Why FIML queries need to be asked quickly

A fascinating Swedish study claims to show that:

…the sense of agency for speech has a strong inferential component, and that auditory feedback of one’s own voice acts as a pathway for semantic monitoring, potentially overriding other feedback loops.

The source of that quote can be found here: Speakers’ Acceptance of Real-Time Speech Exchange Indicates That We Use Auditory Feedback to Specify the Meaning of What We Say.

In an article about the study above—People Rely on What They Hear to Know What They’re Saying—lead author Andreas Lind says that he is aware that the conditions of their research did not allow for anything resembling real conversational dynamics and that he hopes to study “…situations that are more social and spontaneous — investigating, for example, how exchanged words might influence the way a… conversation develops.”

FIML partners will surely recognize that without the monitoring of their FIML practice many conversations would veer off into mutually discordant interpretations and that many of these veerings-off are due to nothing more than sloppy or ambiguous speech or listening.

If speakers have to listen to themselves to monitor what they are saying and still misspeak with surprising frequency, then instances of listeners mishearing must be even more frequent since listeners (normally) do not have any way to check what they are hearing or how they are interpreting it in real-time.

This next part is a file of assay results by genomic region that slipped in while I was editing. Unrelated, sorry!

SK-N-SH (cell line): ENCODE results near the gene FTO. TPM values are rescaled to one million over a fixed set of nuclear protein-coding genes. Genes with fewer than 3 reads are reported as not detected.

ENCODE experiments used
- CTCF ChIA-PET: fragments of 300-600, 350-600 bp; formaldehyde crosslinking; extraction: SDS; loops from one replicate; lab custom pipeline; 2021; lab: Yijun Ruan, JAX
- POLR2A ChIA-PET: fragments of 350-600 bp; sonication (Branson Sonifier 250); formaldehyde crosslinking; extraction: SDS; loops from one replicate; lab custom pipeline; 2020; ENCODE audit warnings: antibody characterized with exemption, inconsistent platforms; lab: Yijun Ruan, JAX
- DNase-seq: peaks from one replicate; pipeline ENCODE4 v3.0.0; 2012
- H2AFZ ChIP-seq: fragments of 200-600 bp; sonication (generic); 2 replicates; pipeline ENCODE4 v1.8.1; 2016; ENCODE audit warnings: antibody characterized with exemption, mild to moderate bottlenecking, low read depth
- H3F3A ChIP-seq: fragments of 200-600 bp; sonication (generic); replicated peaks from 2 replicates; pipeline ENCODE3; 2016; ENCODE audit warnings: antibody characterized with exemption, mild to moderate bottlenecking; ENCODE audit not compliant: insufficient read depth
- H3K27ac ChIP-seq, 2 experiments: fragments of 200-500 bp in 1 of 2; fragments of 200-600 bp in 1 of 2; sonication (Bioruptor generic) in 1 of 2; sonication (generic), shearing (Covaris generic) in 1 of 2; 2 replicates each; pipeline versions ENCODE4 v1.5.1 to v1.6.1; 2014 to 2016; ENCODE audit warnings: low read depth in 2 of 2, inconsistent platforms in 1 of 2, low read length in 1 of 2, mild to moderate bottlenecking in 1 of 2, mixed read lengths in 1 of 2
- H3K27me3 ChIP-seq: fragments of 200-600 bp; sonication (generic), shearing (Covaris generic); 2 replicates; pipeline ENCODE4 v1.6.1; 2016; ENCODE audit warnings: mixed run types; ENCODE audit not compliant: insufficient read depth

That is, listeners who do not do FIML. FIML practice is designed to correct mistakes of both speaking and listening in real-time. FIML queries must be asked quickly because speakers can only accurately remember what was in their mind when they spoke for a short period of time, usually just a few seconds.

The Swedish study showed that in a great many cases words that speakers had not spoken “were experienced as self-produced.” That is speakers can be fooled into thinking they said something they had not said. How much more does our intention for speaking get lost in the rickety dynamics of real conversation?

This study is small but I believe it is showing what happens when we speak (and listen). Most of the time, and even when we are being careful, we make a good many mistakes and base our interpretations of ourselves and others on those mistakes. I do not see another way to correct this very common problem except by doing FIML or something very much like it.